In late summer, the tops of my tansy plants are covered with small yellow flowers that last for weeks and weeks. The flowers look like a daisy might if you pulled off all the white petals and just saved the centers.
Here’s tansy with purple perilla:
Nothing seems to bother tansy – no deer, no aphids, no Japanese beetles. In fact, tansy was known as a “strewing herb” as far back as the 16th century because of the way it repels flies, ants and other insects. Pioneers and early settlers planted tansy near their homes to keep bugs away.
If you brush your hand against the lacy, fernlike foliage, it even smells a bit like bug spray. You can see the foliage in the background here:
Known botanically as Tanacetum vulgare, tansy is sometimes nicknamed “buttons” because of the appearance of the flowers.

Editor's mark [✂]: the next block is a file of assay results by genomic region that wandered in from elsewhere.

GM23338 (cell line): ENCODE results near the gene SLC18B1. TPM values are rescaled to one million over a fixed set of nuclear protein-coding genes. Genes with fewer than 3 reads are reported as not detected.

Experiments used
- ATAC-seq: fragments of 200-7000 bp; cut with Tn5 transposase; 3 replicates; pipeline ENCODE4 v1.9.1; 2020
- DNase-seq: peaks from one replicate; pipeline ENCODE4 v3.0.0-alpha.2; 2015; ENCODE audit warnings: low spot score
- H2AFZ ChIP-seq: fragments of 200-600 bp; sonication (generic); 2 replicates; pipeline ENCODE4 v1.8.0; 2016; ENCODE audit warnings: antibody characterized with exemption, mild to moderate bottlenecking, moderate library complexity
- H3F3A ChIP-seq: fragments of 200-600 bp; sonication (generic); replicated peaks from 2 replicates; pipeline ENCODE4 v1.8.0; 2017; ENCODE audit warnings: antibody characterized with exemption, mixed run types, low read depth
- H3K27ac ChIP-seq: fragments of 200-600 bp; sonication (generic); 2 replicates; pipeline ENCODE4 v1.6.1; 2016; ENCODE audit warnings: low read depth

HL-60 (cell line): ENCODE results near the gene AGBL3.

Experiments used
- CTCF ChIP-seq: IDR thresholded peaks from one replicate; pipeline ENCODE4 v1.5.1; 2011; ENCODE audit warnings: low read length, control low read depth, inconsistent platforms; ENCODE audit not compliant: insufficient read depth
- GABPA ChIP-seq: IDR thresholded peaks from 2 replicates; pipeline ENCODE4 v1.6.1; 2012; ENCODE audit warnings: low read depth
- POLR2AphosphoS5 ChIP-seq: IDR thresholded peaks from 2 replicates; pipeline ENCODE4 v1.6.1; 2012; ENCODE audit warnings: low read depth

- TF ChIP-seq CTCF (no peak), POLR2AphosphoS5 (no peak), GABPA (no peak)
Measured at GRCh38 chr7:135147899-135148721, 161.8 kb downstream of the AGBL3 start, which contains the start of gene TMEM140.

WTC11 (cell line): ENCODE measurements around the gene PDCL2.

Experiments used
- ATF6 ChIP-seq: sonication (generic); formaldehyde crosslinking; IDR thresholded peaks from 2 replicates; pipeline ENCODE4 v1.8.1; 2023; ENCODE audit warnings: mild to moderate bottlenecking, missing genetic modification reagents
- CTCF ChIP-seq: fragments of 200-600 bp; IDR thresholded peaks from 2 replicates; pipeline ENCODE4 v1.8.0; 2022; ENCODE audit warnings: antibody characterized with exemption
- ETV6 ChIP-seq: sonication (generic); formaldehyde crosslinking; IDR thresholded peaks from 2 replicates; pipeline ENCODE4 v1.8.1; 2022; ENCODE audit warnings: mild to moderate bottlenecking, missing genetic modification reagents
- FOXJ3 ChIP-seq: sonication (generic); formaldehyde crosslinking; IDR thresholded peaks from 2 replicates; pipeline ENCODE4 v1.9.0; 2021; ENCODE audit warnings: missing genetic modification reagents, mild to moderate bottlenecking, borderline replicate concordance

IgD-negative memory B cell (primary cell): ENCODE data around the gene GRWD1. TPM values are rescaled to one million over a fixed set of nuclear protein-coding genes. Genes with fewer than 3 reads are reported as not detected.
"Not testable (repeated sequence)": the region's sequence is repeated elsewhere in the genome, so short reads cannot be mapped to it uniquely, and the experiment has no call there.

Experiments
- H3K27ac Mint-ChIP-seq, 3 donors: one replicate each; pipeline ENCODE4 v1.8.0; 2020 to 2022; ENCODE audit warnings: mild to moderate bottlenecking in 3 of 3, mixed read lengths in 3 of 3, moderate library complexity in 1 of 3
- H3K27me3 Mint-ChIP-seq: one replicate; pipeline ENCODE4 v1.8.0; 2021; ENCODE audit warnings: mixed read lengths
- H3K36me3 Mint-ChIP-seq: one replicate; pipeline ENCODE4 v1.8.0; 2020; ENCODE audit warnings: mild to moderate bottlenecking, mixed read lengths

A hardy perennial, tansy grows to a height of 4 to 5 feet and sometimes needs staking. In spring, you can take cuttings and root them for new plants. But you probably won’t need to – tansy spreads about a garden bed fairly easily and may need to be pulled up in spots.
Like most herbs, tansy prefers full sun. But I have a patch growing in partial shade and the plants seem quite happy. They are not at all fussy about types of soil.
On the down side, tansy is tall and floppy and really should be staked (I hate staking). I try to plant it among other tall stuff that will keep it upright, and I just moved some to a spot just below our new deck and have it sort of leaning against the railing. It looks happy for now.